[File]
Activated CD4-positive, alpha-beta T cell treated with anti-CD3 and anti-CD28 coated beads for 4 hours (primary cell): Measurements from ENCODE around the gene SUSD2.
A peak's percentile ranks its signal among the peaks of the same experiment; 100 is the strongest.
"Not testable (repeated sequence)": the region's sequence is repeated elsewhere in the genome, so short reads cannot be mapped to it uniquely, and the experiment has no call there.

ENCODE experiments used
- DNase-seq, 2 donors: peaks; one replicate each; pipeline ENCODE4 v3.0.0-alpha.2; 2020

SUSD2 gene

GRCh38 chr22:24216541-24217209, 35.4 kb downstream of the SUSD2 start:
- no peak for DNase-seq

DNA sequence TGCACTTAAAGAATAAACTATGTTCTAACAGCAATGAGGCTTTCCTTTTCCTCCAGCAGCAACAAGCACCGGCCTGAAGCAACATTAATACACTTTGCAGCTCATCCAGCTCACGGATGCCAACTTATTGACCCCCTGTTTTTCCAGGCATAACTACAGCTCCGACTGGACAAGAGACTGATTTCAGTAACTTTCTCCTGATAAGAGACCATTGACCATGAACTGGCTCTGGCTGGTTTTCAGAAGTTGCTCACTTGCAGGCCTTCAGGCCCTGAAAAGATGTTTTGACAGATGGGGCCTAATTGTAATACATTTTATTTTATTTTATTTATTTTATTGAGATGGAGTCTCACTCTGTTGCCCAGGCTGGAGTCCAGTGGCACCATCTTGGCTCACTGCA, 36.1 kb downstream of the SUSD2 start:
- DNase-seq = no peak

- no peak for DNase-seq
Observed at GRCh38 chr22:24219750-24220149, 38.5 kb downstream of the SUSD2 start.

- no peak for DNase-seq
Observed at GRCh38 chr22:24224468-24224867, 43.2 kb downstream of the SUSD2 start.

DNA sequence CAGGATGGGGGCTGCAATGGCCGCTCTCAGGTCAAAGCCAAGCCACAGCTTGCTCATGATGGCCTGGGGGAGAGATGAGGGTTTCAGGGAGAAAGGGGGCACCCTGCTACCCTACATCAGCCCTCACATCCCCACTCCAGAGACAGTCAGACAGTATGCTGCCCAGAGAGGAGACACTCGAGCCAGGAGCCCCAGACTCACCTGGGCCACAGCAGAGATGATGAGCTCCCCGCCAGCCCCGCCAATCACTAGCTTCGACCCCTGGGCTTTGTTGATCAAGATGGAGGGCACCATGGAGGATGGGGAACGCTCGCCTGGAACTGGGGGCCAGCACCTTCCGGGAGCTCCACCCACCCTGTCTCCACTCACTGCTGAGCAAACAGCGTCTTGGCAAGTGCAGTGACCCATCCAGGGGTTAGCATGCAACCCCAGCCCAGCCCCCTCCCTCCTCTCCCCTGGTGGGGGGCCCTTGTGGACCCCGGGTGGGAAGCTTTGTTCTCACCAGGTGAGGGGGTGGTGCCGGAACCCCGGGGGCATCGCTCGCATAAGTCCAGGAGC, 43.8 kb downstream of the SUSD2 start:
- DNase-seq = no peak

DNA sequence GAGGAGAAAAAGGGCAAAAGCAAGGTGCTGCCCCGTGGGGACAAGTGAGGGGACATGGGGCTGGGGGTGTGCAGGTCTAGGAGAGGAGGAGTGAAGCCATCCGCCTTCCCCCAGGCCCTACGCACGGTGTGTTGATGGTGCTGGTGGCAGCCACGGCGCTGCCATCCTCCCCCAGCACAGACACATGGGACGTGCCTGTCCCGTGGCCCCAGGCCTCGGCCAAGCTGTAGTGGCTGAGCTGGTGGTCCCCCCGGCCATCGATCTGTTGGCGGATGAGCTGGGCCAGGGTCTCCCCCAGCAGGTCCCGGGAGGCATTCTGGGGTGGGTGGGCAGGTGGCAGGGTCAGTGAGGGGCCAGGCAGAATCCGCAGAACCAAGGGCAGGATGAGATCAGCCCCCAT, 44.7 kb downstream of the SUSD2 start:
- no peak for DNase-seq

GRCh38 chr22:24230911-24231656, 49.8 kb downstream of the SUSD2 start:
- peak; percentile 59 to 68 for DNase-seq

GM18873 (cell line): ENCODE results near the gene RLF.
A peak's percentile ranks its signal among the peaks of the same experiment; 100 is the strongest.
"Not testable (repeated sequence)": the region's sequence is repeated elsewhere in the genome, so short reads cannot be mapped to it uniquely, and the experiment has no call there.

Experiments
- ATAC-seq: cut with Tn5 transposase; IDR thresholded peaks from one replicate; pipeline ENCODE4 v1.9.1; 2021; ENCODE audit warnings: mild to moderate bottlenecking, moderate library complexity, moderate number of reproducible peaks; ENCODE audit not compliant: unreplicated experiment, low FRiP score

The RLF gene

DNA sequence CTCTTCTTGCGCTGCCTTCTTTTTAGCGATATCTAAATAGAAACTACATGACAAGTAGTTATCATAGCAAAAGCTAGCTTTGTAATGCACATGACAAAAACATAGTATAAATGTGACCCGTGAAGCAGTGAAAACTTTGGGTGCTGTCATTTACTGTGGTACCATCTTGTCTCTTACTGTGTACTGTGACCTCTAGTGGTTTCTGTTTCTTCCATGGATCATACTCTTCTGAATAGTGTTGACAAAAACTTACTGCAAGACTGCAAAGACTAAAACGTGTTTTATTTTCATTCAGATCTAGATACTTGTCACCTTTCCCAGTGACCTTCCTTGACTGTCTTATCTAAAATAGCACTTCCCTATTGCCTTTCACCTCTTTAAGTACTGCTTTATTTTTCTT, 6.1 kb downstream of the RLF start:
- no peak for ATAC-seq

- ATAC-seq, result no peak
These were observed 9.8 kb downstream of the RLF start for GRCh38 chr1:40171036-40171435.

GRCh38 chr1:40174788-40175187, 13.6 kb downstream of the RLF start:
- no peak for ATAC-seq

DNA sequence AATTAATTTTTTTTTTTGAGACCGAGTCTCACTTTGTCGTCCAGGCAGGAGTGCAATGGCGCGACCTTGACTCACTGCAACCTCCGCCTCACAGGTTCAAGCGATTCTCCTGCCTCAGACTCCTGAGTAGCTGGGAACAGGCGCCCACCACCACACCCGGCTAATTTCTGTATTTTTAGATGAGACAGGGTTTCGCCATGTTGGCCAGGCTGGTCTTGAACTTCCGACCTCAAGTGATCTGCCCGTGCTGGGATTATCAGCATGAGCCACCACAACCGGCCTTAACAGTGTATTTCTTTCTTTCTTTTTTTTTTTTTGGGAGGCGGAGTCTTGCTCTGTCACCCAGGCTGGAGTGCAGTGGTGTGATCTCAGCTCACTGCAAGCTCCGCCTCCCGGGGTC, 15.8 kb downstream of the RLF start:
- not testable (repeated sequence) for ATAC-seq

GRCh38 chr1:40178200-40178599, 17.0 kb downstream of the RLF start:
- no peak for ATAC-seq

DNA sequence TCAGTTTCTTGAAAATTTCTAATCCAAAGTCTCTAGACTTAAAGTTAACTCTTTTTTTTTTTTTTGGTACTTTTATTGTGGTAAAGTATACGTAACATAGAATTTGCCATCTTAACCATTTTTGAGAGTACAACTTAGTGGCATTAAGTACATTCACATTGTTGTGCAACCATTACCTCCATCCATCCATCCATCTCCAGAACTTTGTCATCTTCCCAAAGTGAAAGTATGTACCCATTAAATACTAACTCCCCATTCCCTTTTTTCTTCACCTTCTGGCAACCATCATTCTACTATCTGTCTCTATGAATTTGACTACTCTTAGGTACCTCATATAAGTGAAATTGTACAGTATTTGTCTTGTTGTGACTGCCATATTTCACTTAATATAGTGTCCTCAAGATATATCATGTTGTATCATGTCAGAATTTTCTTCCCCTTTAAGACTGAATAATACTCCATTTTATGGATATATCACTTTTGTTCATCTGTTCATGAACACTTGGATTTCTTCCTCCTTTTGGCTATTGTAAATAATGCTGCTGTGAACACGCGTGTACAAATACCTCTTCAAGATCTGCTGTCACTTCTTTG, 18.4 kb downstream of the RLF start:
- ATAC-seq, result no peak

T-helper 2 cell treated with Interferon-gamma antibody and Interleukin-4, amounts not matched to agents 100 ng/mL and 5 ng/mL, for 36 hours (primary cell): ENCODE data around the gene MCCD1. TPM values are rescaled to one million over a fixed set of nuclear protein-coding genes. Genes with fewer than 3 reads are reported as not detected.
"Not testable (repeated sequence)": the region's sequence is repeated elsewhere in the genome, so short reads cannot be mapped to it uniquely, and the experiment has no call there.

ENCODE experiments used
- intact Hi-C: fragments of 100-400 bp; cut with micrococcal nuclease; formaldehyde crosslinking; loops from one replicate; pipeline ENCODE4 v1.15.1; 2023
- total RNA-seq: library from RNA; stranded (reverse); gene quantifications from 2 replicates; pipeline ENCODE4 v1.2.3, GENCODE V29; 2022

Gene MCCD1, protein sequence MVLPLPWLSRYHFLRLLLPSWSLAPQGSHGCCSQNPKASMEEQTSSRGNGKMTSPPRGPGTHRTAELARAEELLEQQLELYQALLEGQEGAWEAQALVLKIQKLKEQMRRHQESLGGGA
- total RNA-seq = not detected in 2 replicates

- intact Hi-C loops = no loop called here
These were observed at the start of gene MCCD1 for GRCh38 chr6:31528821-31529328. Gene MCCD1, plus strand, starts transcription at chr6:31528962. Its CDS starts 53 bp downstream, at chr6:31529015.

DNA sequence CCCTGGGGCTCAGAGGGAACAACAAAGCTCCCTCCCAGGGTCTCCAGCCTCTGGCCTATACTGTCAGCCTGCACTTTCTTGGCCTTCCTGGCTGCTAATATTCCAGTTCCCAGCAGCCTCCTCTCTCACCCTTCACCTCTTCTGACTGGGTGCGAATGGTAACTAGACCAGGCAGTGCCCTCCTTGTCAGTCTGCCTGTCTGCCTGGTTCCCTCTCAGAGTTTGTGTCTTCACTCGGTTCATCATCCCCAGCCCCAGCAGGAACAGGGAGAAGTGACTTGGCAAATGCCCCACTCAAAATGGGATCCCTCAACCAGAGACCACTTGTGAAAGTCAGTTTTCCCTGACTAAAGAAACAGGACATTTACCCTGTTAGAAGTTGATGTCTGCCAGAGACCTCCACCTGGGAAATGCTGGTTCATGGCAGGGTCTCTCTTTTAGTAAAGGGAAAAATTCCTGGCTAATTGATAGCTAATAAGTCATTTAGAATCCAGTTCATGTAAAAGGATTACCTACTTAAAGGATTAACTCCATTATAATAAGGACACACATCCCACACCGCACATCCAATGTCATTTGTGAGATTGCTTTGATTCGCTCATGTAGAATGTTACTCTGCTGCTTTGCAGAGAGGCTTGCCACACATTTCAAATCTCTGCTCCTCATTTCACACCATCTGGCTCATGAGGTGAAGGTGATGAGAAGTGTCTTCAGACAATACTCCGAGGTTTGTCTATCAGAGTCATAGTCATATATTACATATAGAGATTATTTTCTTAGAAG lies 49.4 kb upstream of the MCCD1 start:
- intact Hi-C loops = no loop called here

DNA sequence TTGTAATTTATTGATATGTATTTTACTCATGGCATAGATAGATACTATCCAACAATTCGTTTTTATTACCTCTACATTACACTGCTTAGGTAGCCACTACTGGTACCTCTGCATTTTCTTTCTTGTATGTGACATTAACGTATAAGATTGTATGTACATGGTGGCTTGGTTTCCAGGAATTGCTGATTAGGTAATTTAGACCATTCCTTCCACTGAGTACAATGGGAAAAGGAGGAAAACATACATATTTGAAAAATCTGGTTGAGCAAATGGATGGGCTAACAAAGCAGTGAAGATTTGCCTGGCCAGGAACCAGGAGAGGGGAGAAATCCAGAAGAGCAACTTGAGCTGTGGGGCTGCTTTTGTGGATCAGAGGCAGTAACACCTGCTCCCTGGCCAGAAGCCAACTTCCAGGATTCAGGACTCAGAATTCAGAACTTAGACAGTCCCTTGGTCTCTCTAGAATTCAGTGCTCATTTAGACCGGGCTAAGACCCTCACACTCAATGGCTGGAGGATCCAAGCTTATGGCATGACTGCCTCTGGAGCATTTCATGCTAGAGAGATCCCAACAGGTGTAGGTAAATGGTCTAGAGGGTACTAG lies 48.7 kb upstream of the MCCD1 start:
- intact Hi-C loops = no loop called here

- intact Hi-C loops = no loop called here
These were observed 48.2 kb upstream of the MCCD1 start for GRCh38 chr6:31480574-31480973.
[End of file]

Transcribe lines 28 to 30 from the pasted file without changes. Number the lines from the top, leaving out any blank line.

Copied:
- no peak for ATAC-seq

- ATAC-seq, result no peak
These were observed 9.8 kb downstream of the RLF start for GRCh38 chr1:40171036-40171435.